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Quercus vaccinifolia

Huckleberry Oak
Fagaceae
Evergreen, Shrubs

QUERCUS

The archetypal oak grows large and spreads wide, with muscular, near-horizontal lower branches that seem to defy gravity. But the group’s 500 species, all native to the Northern Hemisphere, also include upright, pyramidal, and shrubby oaks; in fact, “chaparral” comes from chaparra—Spanish for a dwarf evergreen shrub oak. Oak leaves can be deciduous or evergreen (the latter are called live oaks); lobed, toothed, or smooth edged; but they’re always arranged in an alternate pattern along stems. Some have terrific fall color. All oaks produce inconspicuous flowers followed by acorns, whose single nuts have cuplike caps covered with closely set scales. Some kinds of acorns are edible and sweet, while others are bitter and unpalatable.

Oaks come in two broad categories: white oaks have acorns that mature during the season in which they are produced, and often have leaves with rounded lobes; red and black oaks have acorns that take two seasons to mature, and often have leaves with pointed lobes. Each group can hybridize only within itself.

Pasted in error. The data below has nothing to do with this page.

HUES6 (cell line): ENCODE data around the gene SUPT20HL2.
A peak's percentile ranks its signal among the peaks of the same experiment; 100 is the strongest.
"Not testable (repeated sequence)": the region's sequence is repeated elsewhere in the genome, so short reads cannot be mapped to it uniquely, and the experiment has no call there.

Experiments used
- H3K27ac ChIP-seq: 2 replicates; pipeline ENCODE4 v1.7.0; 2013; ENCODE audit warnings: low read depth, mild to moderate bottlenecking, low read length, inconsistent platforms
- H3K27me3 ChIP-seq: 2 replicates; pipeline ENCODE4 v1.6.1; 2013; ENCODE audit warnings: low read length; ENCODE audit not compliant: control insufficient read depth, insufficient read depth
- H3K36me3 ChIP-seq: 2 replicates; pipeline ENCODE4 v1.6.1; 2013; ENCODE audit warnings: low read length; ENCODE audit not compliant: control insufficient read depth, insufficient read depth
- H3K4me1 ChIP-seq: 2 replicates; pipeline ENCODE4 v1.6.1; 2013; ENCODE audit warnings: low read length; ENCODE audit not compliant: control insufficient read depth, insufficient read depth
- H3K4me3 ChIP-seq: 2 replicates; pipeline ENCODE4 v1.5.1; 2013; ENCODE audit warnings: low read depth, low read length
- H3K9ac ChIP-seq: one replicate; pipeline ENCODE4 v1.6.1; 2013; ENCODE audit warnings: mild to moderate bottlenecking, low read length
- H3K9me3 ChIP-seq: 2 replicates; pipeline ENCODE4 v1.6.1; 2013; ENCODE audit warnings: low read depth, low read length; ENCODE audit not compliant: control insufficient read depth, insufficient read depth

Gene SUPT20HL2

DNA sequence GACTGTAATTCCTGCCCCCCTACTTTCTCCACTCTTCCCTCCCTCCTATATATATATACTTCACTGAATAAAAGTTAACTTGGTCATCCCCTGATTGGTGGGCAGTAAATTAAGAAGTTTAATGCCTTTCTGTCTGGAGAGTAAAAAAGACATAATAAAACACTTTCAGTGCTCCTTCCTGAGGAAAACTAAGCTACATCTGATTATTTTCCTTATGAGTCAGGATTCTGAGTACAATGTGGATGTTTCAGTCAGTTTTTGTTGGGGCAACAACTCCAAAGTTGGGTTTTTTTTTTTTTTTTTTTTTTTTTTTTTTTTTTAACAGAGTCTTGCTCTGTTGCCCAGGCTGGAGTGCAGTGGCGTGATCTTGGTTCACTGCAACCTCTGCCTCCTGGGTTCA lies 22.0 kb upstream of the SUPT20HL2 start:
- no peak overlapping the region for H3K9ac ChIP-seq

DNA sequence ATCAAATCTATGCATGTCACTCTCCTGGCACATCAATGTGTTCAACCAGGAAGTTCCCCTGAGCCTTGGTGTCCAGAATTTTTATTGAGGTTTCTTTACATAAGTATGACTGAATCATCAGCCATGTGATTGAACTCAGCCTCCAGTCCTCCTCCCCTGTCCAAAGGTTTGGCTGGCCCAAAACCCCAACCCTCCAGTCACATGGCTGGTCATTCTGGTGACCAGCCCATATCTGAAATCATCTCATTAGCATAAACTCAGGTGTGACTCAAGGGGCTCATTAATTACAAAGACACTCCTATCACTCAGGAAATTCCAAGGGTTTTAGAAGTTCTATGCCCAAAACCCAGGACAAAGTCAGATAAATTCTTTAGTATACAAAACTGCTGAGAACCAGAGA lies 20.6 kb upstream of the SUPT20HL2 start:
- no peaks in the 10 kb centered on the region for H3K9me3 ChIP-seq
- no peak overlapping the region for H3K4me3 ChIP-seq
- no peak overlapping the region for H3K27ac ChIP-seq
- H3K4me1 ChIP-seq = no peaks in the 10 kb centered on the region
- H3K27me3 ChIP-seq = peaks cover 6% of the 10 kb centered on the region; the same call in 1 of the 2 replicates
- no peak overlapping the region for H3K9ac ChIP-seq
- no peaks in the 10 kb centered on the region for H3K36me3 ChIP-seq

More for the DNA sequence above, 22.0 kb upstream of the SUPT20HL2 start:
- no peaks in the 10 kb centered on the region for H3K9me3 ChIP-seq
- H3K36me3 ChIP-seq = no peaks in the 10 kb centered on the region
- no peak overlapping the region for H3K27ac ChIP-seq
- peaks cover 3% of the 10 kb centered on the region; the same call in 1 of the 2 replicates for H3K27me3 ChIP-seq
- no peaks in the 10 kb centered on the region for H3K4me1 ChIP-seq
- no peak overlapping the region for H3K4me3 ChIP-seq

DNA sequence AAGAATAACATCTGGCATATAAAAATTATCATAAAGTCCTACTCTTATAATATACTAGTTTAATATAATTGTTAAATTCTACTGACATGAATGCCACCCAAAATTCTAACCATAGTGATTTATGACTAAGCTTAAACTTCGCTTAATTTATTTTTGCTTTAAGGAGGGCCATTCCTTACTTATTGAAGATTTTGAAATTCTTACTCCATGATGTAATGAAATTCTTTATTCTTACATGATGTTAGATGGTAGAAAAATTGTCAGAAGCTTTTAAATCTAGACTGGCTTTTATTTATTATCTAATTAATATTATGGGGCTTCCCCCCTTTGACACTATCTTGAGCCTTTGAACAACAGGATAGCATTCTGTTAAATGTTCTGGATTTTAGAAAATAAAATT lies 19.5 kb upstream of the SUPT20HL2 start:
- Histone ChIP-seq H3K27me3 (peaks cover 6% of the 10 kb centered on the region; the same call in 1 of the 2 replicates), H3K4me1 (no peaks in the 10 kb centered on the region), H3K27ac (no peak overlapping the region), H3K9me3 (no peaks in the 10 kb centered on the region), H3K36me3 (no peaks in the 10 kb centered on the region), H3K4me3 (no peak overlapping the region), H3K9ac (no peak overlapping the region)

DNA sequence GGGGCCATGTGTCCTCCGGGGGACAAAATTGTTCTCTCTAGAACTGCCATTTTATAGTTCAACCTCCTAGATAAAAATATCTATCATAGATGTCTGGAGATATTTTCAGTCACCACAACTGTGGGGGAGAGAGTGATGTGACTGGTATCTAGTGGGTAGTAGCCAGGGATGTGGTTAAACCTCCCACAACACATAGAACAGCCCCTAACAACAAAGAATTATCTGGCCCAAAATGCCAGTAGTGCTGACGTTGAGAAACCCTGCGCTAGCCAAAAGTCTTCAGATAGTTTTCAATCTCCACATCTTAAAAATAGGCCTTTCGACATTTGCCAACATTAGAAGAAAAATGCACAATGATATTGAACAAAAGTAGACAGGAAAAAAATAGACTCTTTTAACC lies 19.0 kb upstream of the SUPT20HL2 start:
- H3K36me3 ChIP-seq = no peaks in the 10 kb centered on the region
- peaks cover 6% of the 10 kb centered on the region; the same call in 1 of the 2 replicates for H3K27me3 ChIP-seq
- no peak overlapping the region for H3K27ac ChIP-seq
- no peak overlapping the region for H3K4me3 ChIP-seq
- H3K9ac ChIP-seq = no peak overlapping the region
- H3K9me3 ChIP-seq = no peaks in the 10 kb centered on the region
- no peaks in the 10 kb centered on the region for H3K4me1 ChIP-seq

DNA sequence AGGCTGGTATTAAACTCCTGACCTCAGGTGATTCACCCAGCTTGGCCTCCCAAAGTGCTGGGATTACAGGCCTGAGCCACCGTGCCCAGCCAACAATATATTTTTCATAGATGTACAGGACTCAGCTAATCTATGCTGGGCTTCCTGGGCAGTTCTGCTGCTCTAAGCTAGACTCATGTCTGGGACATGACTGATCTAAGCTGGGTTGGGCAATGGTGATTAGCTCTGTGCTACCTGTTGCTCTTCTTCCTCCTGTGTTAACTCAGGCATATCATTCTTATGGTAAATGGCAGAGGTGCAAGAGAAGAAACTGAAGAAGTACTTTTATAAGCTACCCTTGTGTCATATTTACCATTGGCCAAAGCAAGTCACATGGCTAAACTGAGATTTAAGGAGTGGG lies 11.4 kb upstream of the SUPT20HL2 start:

Quercus vaccinifolia

This evergreen shrub is native to the mountains of Northern California and southern Oregon. Grows to 2–5 ft. tall and at least twice as wide, with sprawling branches. Oblong to egg-shaped, smooth-margined leaves are pointed or round at the tip; shiny gray-green above, gray with sparse golden hairs below. Round to oval acorns to 1/2 in. long have a shallow cap covered in thin, hairy scales. Useful in wild gardens and as an informal hedge.

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